Computational Reception and Readership Studies

  • van Dalen-Oskam, K. H. (Speaker)
  • Karl Berglund (Speaker)
  • Melanie Walsh (Speaker)
  • Angelina Eimannsberger (Speaker)

Activity: Talk or presentationAcademic


Panel. The ongoing digitalization is affecting all aspects of the book trade: production, distribution, consumption, reception. Besides its direct impact, this systemic shift also changes publishing studies and contemporary book history: When reading and reception is increasingly turning into digital activities, reading and reception becomes digital data. And these data points can be studied computationally. In fact, and in line with Lev Manovich, among others, computational approaches are necessary to grasp our digital culture due to the mere scale of these datasets.
This panel argues that data points deriving from digital platforms seem to be one of the more promising operationalizations of reception and reading that publishing studies and book history have ever had access to. Furthermore, the best way to understand these platforms is by investigating them on their own terms. This, however, by no means rules out an uncritical, uninformed or positivist approach to the results found. There is no conflict between computational methods and a critical perspective based on contextual knowledge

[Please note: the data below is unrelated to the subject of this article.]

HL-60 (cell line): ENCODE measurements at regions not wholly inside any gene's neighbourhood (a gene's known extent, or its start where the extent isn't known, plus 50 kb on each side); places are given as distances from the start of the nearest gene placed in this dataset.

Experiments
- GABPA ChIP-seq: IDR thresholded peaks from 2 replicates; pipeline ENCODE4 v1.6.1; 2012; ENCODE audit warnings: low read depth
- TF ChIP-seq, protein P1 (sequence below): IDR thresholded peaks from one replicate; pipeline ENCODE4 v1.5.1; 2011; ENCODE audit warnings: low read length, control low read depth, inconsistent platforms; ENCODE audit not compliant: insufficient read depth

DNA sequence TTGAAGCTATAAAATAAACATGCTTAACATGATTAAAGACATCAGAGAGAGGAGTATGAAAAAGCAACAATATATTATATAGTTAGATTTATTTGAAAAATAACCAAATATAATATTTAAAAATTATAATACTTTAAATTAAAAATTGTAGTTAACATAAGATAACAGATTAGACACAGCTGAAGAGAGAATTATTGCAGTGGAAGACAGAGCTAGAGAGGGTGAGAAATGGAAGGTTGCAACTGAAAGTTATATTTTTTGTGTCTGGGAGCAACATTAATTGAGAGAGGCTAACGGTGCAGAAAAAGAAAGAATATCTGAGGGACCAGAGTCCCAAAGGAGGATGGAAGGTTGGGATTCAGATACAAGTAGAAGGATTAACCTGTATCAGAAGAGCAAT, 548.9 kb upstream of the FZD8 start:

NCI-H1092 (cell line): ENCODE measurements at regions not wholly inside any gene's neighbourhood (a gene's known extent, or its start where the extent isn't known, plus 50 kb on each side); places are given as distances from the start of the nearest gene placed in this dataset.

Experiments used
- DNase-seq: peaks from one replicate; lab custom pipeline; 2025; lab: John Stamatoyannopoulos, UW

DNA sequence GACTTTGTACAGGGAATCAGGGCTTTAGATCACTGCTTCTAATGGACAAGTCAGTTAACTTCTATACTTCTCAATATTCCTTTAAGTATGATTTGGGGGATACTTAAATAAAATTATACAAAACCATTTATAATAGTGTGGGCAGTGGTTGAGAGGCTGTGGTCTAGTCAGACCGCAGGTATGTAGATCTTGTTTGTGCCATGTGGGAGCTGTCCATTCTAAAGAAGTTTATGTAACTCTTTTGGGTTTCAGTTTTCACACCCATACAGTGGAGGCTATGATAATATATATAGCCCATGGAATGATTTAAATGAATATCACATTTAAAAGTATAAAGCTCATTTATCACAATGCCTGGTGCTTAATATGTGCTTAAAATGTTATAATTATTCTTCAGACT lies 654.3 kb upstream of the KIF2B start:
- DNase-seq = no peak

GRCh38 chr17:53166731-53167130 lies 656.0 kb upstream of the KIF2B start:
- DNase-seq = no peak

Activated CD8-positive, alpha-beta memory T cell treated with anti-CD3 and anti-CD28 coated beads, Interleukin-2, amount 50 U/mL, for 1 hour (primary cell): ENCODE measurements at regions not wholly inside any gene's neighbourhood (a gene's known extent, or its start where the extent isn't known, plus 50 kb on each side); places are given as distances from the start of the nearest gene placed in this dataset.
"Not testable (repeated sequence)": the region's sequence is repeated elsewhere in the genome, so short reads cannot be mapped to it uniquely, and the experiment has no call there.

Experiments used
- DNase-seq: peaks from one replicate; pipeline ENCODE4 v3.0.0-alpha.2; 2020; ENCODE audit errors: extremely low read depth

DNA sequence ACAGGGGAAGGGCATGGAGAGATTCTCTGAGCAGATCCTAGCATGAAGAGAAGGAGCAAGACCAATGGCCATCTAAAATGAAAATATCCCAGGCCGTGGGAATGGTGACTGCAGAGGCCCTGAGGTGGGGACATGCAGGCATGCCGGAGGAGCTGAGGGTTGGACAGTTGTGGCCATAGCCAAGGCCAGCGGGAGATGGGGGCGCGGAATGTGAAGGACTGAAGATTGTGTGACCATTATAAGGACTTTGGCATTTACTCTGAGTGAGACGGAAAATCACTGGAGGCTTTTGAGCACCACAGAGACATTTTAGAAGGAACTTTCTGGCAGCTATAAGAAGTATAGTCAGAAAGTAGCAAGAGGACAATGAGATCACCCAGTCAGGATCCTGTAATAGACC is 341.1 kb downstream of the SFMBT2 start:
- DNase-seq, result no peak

The panel will highlight and discuss the relevance and need for computational approaches in contemporary book history when it comes to studying reception and readership. It will 1) provide critical discussions on computational methodologies for contemporary book history, their strengths and weaknesses and how they most fruitfully are to be combined with qualitative approaches; and 2) showcase empirical studies of important digital arenas for reception (e.g. Goodreads) and reading (e.g. Storytel), based on but not limited to computational work.
Period13 Jul 2022
Event titleSHARP 2022: Power of the written word
Event typeConference
LocationAmsterdam, NetherlandsShow on map
Degree of RecognitionInternational


  • computational analysis
  • reader research